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QEP still lists everything in Bcfe, but it is growing its production and revenues percentages that are derived from liquids. Through Q3 2011, liquids comprised 18% of total production. Plus liquids and fee-based revenues comprised 44% of total revenues. QEP expects liquids to comprise more than 20% of production by the end of 2012. I should note that the field services sector of the company has had a 24% CAGR over the last five years. It has a YTD Q3 2011 EBITDA of $233.1 million.

QEP has a wealth of opportunities to exploit. It has 1.32 million net acres in the Rockies and 640,000 net acres in the mid-continent and Texas/Louisiana. These properties include the Bakken/Three Forks, the Powder River Basin, the Pinedale Anticline, the Uinta Basin and the Vermillion in the Rockies. They include the Marmaton, the Tonkawa, the Woodford Cana, the Granite Wash and the Haynesville farther south. Many of these are oil plays and/or liquids rich plays. The table below has some of the relevant information about the plays. They should lead to significant oil production growth. Such has been the case so far, especially in the Bakken/Three Forks.

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HES is a large cap oil stock. As such its plan is more sedate. It plans to grow reserves and production 3-5% per year, and it plans to maintain an R/P ratio of about 10. It plans to reduce risk through geographical diversity. In fact it has achieved a large amount of geographical diversity. The table below shows just how diverse Hess production is.

Hess’ production is considerable at 371,000 boepd at the end of Q3 2011. Of this approximately 71% is oil and 29% is natural gas. Over the last five years it has achieved 5% CAGR in production and 7% CAGR in proved reserves. These are both impressive figures for a large cap oil stock, but what is more impressive is that they are likely to improve significantly in the near term. Hess has allocated 47% of its $7.2B capital and exploratory budget to unconventional oil developments (oil shale) this year. The chart below shows the approximate breakout.

As you can see, approximately $3.4B has been allocated to development ventures in the Bakken, the Eagle Ford and the Utica. All of these are prolific oil shale fields. All should be tremendously productive for Hess. The various acreages probably give a good idea of the prospective future results. Hess has approximately 900,000 net acres in the Bakken with a 16 rig program. It has approximately 185,000 net acres in the Utica with a three rig program. It has approximately 100,000 net acres in the Eagle Ford with a three rig program. It has other unconventional oil developments worldwide, but the above are low risk, and they are the furthest along. The Bakken chart below is perhaps the best illustration of the current and expected results from these unconventional assets.

The predicted 50% CAGR per year from the Bakken is an excellent example of how prolific and lucrative this field has been and will be in the future. The general statistics for the Bakken for all companies are that 99% of drilled wells find oil, and 90% of drilled wells are commercially productive. This is much higher than the percentage for almost all conventional oil fields. It means margins will be better. The Utica and Eagle Ford are similarly prolific. All should be a huge boon to Hess in the coming years as development of these fields has just begun. Hess has many other conventional oil developments worldwide. One of the most exciting of these is a new discovery in offshore Ghana (the Tano Cape Three Points) which has 490 feet of net pay in Cretaceous aged clastic reservoirs. Hess plans to drill a minimum of three wells here in 2012. Hess also has a huge new natural gas discovery in offshore Indonesia (an area in which natural gas prices are more than double those in the U.S.). The gross resource of that field is estimated at 5 to 15 TCF. The list is much more extensive, but those are some of the highlights.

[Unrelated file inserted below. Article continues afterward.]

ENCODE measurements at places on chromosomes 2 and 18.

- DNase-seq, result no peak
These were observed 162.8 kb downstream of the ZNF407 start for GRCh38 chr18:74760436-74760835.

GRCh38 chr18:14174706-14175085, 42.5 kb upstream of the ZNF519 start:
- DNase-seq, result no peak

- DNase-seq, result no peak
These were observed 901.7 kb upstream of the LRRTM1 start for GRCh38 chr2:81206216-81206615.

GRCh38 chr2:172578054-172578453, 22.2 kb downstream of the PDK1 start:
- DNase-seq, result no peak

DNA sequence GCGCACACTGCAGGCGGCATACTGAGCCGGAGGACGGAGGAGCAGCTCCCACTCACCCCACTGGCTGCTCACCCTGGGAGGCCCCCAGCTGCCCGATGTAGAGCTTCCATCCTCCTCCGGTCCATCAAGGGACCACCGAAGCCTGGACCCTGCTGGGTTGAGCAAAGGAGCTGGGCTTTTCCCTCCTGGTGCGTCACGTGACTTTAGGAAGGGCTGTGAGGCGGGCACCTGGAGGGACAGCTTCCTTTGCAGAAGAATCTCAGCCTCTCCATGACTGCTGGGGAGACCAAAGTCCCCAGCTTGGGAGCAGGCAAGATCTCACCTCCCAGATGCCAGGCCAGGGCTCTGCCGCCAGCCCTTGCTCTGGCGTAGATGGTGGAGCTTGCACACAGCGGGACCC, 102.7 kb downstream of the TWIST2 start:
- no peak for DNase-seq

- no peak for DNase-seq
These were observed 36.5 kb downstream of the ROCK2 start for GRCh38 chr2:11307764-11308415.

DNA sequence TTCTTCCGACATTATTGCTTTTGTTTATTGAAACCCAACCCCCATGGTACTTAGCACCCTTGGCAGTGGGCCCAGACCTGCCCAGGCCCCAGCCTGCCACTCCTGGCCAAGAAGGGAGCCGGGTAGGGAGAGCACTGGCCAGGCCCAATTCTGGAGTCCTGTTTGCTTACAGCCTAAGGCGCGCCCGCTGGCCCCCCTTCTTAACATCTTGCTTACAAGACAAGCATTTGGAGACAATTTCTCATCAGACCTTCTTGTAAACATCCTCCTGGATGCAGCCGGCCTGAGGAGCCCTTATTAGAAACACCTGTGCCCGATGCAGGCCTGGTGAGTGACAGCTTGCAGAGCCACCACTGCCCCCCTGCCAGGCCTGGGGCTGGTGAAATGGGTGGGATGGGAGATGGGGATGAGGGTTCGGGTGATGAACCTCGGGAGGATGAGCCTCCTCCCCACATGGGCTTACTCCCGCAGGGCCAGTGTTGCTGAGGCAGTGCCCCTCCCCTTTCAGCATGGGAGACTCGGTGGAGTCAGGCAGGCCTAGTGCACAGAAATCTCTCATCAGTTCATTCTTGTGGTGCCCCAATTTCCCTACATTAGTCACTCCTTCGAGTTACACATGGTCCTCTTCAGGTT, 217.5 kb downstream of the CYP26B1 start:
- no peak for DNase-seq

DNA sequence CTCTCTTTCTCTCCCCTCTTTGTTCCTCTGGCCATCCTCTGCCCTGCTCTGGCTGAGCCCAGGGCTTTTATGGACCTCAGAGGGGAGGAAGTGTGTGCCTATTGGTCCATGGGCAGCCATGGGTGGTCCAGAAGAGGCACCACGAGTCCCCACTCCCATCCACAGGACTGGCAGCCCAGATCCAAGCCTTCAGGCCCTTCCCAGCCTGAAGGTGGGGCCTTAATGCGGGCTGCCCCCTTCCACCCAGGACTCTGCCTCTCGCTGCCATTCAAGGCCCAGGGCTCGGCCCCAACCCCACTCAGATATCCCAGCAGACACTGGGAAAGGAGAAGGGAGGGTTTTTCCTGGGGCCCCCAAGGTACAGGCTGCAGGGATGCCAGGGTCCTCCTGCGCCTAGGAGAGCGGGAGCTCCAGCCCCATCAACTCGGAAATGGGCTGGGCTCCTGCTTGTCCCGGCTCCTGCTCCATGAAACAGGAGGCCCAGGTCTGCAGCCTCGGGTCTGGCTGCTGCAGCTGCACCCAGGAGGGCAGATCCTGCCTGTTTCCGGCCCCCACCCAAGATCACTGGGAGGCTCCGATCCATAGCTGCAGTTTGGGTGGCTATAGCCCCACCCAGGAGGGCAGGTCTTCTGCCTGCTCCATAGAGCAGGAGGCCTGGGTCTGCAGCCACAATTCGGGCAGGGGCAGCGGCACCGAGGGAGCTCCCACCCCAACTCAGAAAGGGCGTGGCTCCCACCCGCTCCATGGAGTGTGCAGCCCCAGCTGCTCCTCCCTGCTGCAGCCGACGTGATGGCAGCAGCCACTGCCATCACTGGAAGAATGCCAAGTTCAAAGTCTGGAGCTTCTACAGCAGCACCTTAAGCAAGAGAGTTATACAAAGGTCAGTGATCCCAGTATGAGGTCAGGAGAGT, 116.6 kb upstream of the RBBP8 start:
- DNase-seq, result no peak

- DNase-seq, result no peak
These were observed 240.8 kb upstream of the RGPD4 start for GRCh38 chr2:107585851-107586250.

Hess also has a marketing and refining arm. The growth from that is much more sedate. However, Hess has been growing that consistently. Hess’ five year retail results are in the chart below.

In sum Hess should grow a lot faster than it has been and with higher margins in the near future due to the prolific U.S. unconventional oil fields it has just recently begun developing. This is likely a sleeper stock that should give investors great returns over the next five to 10 years at least.

The table below shows some of the more important financial fundamental data for these stocks. The data are from Yahoo Finance.





Current Price




1 yr. Analysts’ Price Target




Forecast 1 yr. % Price Gain












5 yr. EPS Growth per annum




Mean Analysts’ Opinion




All of these should provide substantial gains in the next year and in the near-term years to come. Each is solidly set up to do so. The market could crash due to the EU credit crisis or some other event, but these stocks should bounce back quickly if they follow a bad market down temporarily. The fundamentals of each of the companies is strong. If you invest with a 2-plus years time horizon, you should be handsomely rewarded. With emerging markets growth we are in the midst of a secular energy growth market. Solid growers in that market are almost certain to do well longer term. The above all fit that description.

In the short term, these stocks are in the process of bouncing off a near term low. If we get a Christmas rally (as we have been this week), they should all move substantially higher in the near term. If not, they may simply follow the market where ever it goes in the near term.

Disclosure: I have no positions in any stocks mentioned, but may initiate a long position in DNR, QEP, HES over the next 72 hours.